Since the discovery of the decaffeination process in the 1900s by Ludwig Roselius, progress has been made to enhance and preserve coffee’s flavor in addition to removing the caffeine. Approximately 12% of coffee drinkers are sensitive to the effects of caffeine, and these individuals are frequently met with less than delicious decaf coffee. While the average six-ounce cup of coffee typically contains approximately 50 to 75 milligrams of caffeine, 10 milligrams is enough to affect some caffeine-sensitive people.

Decaf drinkers, we have great news! Our Sugarcane Process Decaf (Ethyl Acetate) from North Valle del Cauca is arriving! Can you imagine a decaf with tasting notes of almond, nougat and stone fruit? How about a decaf with mild acidity and heavy body?  This is possible thanks to the ethyl acetate process.

The name might sound like a caustic chemical, but ethyl acetate is an organic compound found in fruit juices, cereals and sugarcane; this is why it is known as a “natural” decaffeination process. This process extracts around 97% of the caffeine, and it begins with fermentation of molasses derived from sugarcane to create ethanol. This alcohol is then mixed with acetic acid (the main component of vinegar), to create the compound ethyl acetate.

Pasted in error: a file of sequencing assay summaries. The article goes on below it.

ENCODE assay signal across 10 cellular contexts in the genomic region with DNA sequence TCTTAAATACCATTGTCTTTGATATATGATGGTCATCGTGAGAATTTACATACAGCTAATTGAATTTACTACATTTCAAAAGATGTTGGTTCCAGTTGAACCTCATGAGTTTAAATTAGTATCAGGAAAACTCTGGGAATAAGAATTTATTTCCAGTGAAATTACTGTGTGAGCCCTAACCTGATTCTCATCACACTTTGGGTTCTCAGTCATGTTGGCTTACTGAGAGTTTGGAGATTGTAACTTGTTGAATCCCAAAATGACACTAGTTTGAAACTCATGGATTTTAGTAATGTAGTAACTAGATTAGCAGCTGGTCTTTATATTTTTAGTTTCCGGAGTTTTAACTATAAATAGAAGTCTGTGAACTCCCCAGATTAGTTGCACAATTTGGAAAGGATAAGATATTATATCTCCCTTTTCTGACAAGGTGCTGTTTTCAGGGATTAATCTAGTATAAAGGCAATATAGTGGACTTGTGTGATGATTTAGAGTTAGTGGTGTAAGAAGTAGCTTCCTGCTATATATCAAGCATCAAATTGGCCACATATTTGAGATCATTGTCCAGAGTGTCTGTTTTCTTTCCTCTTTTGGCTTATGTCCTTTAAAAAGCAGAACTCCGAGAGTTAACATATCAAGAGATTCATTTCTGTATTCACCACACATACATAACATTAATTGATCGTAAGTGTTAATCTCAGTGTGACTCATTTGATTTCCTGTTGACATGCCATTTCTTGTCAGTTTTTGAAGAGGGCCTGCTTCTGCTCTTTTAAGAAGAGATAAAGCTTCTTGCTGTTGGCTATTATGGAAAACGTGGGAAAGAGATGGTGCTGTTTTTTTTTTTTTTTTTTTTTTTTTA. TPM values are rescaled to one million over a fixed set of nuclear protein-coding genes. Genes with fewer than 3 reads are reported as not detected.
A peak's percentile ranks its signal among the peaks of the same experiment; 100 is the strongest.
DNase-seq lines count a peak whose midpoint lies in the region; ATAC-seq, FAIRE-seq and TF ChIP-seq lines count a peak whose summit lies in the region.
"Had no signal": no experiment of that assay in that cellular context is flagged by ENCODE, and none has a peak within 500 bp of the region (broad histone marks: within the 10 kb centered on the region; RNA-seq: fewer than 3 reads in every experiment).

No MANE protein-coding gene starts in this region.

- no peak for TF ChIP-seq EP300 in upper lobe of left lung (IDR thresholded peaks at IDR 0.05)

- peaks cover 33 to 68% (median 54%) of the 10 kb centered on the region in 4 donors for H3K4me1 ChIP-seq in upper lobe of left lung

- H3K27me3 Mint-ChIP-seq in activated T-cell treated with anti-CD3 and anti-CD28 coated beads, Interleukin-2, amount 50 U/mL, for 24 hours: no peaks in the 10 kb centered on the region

There are different ways to extract caffeine out of coffee beans, and these processes fall into two main categories: solvent based and non-solvent based. Ethyl acetate is a solvent and it is applied directly to the bean, which means this is a direct solvent process.

Step by step

The first step always begins with opening the pores of the seeds by steaming them at low pressure. This takes about 30 minutes, until the seeds swell and the moisture content facilitates extraction of caffeine.

Now the coffee is ready to be soaked in a solution of water and ethyl acetate that naturally bonds to the salts of chlorogenic acids within the seeds, allowing the removal of the caffeine. The solvent is recirculated multiple times until at least 97% of the caffeine has been removed. Once the coffee has reached this point, it needs to be steamed once again to eliminate the remaining ethyl acetate. The evaporation point of this compound is approximately 70°C, which means that after roasting the coffee, there will be no trace of ethyl acetate left.

After soaking and steaming, the coffee’s moisture level needs to be adjusted back to 10%-12%, which is done with vacuum drying drums. It is then polished to enhance cleanliness and protect it against environmental humidity.

Because ethyl acetate comes from sugar cane and is an organic compound that can effectively remove caffeine, the coffee’s flavor attributes will not be extracted and will rather be slightly sweeter thanks to the solvent. We’re so excited to share the hard work and care that has gone into producing this incredible decaf coffee.